What is Palliative Care
Palliative care is the treatment, care, and support of people with an untreatable, progressive, and/or advanced illness that is life-limiting, life-threatening, and/or terminal. Examples of life-limiting illnesses include advanced cancer, motor neuron disease (MND), and dementia. However, palliative care can also extend to helping family and friends cope with their emotions and needs in their day-to-day lives.
The principal aim of palliative care is to support, improve and maintain a good quality of life, including being as well and as active as is possible in the time patients have left. This includes:
- Managing physical symptoms such as pain
- Providing emotional, spiritual, and psychological support
- Social care, including helping with things like washing, dressing, and eating
- Supporting family and friends
Palliative care can be provided at any stage of illness and receiving it does not necessarily mean that death is imminent. Instead, palliative care can be provided for many years alongside other treatments, therapies, and medicines aimed at controlling the illness.
What is End of Life Care
One specific and very important form of palliative care is end-of-life care that involves the treatment, care, and support for people who are nearing the end of their life. Unlike palliative care that can be helpful at any stage of a life-limiting illness, end-of-life care is generally limited to the last year of projected life. However, this timeframe can be difficult to predict, as some people might only receive it in their last weeks, or days.
End-of-life care’s main aims are to help terminal patients live as comfortably as possible in the time they have left, with patients often requiring more care than patients in palliative care. End-of-life care is especially focused on the management of physical symptoms while also providing emotional support for both patients and their loved ones. Conversations often involving talking about the needs and wishes of the patient (including support with practical things like making a will or getting financial support) as well as everyone can expect towards the end of the patient’s life.
Palliative Care Medications & Treatments
Palliative and end-of-life care usually combine medical treatments and medicines with therapies and care from various professionals. The type of medicines and professionals involved largely depend on that sort of care and support the patient needs as well as where care is provided (e.g., at home, care home, nursing home, or hospice).
Medical treatments and pharmaceutical interventions are aimed at controlling the illness the patient is suffering from, but also additional medication that can help with controlling symptoms and side-effects. These often include things like pain medications, sedatives, antidepressants, anxiolytics, and anti-emetics.
Because palliative and end of life care is focused on providing comfort and maintaining the quality of life, non-pharmaceutical interventions tend to be provided by teams made up of general as well as specialist care professions.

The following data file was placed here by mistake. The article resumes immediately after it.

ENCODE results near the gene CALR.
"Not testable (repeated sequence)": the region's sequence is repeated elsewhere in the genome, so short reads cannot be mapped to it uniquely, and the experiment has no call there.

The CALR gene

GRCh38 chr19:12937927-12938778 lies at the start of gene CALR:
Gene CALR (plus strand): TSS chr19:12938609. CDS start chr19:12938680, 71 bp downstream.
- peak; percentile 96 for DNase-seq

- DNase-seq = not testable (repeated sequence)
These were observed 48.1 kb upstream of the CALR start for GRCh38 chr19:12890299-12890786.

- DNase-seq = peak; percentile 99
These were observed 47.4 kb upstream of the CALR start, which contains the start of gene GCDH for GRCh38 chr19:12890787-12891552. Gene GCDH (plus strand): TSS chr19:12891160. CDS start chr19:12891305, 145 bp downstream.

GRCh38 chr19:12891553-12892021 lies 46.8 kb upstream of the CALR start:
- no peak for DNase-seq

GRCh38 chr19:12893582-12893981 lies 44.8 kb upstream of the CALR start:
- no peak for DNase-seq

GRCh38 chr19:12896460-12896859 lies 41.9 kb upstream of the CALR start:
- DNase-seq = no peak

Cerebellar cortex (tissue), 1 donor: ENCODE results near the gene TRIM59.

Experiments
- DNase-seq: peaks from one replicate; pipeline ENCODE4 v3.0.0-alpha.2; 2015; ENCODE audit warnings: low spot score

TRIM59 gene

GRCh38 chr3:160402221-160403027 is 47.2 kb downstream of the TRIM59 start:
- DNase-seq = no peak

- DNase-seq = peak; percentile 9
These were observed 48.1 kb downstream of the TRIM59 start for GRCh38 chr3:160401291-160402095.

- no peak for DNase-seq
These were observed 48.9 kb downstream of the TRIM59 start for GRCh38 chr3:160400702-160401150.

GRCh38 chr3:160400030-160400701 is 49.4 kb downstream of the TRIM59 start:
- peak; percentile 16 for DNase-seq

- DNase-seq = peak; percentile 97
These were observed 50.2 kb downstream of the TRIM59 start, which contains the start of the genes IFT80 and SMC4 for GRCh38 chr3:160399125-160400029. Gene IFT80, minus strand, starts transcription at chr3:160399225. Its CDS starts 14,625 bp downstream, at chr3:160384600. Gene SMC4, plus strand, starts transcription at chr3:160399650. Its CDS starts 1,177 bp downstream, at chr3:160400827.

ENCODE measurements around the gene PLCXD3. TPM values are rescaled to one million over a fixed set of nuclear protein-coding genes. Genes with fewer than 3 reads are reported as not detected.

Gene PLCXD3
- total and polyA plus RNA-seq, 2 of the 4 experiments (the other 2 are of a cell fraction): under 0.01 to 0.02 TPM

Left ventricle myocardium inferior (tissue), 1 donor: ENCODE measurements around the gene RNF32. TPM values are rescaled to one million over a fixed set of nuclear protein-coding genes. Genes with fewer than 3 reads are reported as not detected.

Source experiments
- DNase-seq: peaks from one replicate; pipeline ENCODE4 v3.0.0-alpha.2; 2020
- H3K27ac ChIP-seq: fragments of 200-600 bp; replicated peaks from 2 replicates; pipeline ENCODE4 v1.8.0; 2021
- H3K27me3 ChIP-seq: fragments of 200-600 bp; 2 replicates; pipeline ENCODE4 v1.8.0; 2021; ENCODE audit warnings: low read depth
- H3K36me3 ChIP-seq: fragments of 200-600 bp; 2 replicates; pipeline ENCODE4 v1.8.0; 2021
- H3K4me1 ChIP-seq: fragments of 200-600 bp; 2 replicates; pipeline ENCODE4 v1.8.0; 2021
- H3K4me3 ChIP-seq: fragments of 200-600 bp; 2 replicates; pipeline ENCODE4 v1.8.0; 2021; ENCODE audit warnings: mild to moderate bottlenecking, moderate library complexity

- General health and social care professionals give day-to-day palliative care to people as part of their roles and can include the patient’s GP, district or community nurses, social workers, care workers, and spiritual care professionals.
- Specialist palliative care professionals will have training and experience in providing palliative care. They might be involved in managing more complex care problems, usually work in teams to provide cohesive and complementary care. Specialist teams include palliative care doctors, nurse specialists, psychological and spiritual counselors as well as specialist health professionals, such as physiotherapists, occupational therapists, dieticians, and social workers.
Cannabinoids for Palliative Care & End of Life Care
Research & Scientific Evidence
There is an increased interest in the use of cannabinoids in the treatment of symptoms in palliative care patients. This is primarily due to their multimodal action and favorable adverse side effect profile, making them an attractive alternative, particularly in patients with multiple concomitant symptoms of mild and moderate intensity. Especially cannabidiol (CBD) in combination with tetrahydrocannabinol (THC) is becoming increasingly popular in the treatment of pain, sleep disorders, nausea, and vomiting.
Palliative Care with CBD in Combination with THC
Medical cannabis that contains both CBD and THC is increasingly being used in the treatment of terminal patients. Treatment specific disease settings include Alzheimer’s disease, cancer (including pain, nausea, vomiting, and tumor control), HIV, spasticity, depression, and PTSD.
However, research seems to underscore the importance of the CBD to THC ratio being a vital consideration in efficacy as this ratio seems to explain considerable variance in perceived effectiveness, which will, in turn, the ratio also determine treatment decisions.
To illustrate, in a 2019 study published in the Journal of Palliative Medicine, researchers showed that in 26,150 observations monitoring pain, anorexia, anxiety, depressive, insomnia, and post-traumatic stress symptoms, positive responses were associated with increased THC to CBD ratios for pain, insomnia, and depressive symptoms. However, increasing THC ratios had no measurable positive effect for post-traumatic stress disorder (PTSD)-related flashbacks or anorexia.